Model Aircraft Operators
Information for Recreational Drone Operators
Flying a recreational drone or model aircraft?
Be a Good NeighboRRR!
G – Give way: Federal law requires that all drones must give way to any manned aircraft.
N – Notify: Recreational drone users and model aircraft pilots are required by federal law to notify the airport manager or air traffic control facility when flying within 5 miles of an airport.
RRR – Register and Responsibly Follow the Rules
Give Way to Manned Aircraft
A collision between a drone and a manned aircraft could cause a fatal accident. University research has shown that even a small drone can cripple or destroy a jet engine.
It is extremely difficult for pilots of manned aircraft to see small drones with enough time to react. A recreational drone pilot on the ground has a better chance to see and hear an approaching manned airplane or helicopter.
- Only fly your drone where you can see it and the space around it.
- Land immediately if you see or hear an airplane or helicopter approaching.
- Follow FAA guidelines on recreational operation. They're designed to keep EVERYONE safe!
Notify the Airport Manager or Air Traffic Control Facility when Flying within 5 Miles of an Airport
When flying recreational drones or model aircraft, you are required under federal law to notify the airport manager or air traffic control facility prior to flight. This is to ensure that pilots of manned aircraft that might be operating in the area are aware that they need to keep an especially sharp lookout for drones.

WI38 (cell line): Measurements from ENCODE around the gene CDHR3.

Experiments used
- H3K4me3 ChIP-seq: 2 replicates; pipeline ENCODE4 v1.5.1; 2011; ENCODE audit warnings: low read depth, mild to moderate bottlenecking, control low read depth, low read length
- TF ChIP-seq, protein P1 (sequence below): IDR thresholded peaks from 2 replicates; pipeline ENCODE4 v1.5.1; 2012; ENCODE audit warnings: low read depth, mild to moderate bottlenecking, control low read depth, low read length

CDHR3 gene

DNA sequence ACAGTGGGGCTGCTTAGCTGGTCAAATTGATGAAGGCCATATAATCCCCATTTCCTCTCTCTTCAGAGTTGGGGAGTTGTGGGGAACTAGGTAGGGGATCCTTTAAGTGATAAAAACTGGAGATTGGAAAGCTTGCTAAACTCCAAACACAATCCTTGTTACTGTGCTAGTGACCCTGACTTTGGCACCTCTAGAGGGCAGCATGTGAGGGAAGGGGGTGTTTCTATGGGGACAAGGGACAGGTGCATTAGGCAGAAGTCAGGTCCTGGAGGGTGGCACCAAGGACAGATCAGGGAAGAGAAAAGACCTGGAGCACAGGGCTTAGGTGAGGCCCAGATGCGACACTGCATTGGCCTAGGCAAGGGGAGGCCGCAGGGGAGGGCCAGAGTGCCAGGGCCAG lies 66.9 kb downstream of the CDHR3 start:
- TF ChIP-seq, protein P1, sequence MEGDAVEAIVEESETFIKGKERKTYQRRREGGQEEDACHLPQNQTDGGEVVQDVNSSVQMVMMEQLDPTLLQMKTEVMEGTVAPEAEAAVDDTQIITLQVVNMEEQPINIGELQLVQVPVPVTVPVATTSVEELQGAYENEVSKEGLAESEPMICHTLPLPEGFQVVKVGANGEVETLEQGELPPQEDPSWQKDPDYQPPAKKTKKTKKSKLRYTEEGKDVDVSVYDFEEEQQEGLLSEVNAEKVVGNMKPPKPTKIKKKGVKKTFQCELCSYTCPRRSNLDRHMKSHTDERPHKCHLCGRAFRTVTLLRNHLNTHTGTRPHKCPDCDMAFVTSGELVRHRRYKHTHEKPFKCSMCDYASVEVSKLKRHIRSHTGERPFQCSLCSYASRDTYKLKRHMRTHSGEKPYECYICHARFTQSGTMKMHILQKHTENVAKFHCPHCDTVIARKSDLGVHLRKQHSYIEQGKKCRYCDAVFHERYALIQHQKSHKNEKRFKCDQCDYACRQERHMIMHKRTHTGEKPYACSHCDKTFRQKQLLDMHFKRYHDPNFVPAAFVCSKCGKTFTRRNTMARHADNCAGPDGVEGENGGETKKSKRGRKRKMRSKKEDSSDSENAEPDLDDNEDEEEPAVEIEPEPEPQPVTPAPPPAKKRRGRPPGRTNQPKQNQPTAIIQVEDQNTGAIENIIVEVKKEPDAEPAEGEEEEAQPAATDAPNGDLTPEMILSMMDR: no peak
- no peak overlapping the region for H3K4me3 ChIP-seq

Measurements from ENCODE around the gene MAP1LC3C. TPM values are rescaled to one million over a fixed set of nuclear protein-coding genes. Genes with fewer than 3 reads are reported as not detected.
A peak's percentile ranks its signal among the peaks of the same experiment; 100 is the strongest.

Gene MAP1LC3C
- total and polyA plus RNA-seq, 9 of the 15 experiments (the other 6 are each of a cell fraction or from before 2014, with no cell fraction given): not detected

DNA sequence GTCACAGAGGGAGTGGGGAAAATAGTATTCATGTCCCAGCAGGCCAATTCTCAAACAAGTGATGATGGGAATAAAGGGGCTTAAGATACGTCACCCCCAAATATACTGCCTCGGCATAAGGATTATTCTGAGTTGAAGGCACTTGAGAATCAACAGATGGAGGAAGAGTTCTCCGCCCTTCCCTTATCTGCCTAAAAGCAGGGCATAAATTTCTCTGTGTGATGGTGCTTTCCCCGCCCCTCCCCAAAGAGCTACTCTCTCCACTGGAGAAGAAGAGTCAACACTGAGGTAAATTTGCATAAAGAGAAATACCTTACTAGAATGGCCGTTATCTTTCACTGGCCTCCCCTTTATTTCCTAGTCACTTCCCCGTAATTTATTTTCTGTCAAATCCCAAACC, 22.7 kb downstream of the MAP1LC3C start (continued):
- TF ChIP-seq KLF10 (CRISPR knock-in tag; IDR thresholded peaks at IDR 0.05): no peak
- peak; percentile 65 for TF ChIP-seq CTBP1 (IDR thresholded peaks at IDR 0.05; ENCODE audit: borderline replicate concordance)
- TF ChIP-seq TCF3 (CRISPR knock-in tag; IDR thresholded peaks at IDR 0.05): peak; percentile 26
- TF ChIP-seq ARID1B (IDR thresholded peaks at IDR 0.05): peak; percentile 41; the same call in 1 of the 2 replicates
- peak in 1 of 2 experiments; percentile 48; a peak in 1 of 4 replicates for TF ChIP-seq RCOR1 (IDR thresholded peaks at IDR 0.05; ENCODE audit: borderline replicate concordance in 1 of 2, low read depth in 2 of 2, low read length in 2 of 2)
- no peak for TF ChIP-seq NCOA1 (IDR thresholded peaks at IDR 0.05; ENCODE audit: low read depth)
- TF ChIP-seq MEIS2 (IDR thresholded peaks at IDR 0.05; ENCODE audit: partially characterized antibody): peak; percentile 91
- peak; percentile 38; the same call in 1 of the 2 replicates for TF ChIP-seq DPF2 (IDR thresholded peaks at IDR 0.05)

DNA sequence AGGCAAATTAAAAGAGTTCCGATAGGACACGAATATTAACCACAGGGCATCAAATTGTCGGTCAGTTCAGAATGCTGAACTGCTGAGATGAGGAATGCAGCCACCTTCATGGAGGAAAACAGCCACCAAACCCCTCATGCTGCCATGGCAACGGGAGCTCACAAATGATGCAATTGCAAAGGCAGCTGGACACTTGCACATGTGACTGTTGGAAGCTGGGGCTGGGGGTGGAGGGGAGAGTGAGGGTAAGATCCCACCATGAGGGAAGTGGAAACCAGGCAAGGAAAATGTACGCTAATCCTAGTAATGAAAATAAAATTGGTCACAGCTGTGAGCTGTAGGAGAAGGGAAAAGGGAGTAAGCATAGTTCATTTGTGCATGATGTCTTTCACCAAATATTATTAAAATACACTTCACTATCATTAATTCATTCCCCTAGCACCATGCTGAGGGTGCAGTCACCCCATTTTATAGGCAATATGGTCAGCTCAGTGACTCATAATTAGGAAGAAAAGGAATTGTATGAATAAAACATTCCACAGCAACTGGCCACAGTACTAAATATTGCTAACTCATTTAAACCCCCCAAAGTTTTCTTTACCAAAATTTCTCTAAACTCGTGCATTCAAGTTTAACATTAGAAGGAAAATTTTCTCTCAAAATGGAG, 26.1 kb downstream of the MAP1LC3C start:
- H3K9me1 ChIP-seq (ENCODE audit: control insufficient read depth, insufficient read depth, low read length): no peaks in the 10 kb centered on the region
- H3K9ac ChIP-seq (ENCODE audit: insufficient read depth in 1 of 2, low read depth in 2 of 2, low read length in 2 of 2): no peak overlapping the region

Did you know there are more than 375 public and private airports in Minnesota! This includes hospital heliports and seaplane bases. To figure out whether you are within 5 miles of one of these facilities, you can use the FAA’s smartphone app B4Ufly or commercial products such as AirMap .
Phone numbers for airport managers can be found in the MnDOT publication “Airport Directory and Travel Guide” which is updated annually. Airport manager contact information can also be found using the website Airport IQ5010.
Register and Responsibly Follow Rules
In most cases, recreational drone users and model aircraft pilots must register with the FAA. Registration costs $5 and is valid for three years.
Make sure that you use the FAA’s website to register. The FAA has noted that fake drone registration websites have begun to pop up on the internet.
The State of Minnesota does not require registration of recreational drones or model aircraft. Note that Minnesota does require registration of a drone used commercially. If you are unsure whether your intended use is recreational or commercial, please contact Tony Fernando, UAS Program Administrator 612-500-1173, email@example.com.
The FAA requires that recreational drone users and model aircraft pilots comply with the safety-guidelines of a nationwide community based organization. The Safety Handbook of the Academy of Model Aeronautics is one example of such guidelines.
If you represent a community-based organization which has safety guidelines for drones or model aircraft, contact Tony Fernando, UAS Program Administrator 651-234-7227, firstname.lastname@example.org and we will link to them from this page.
Your city or county government may have additional rules, ordinances, or regulations which would affect your flight. There is no single website which lists all local ordinances, please contact your county or city government for information. MnDOT does maintain a list of local ordinances and rules, which is updated when we receive information about new rules.
Finally, although in most cases there is no legal requirement to obtain permission from a landowner before flying over his or her property, getting permission before flying will prevent many conflicts.
MnDOT is the state-level regulatory agency for aircraft in Minnesota. We are here to help you with your UAS operations. For assistance, please contact:
UAS Program Administrator
MnDOT - Office of Aeronautics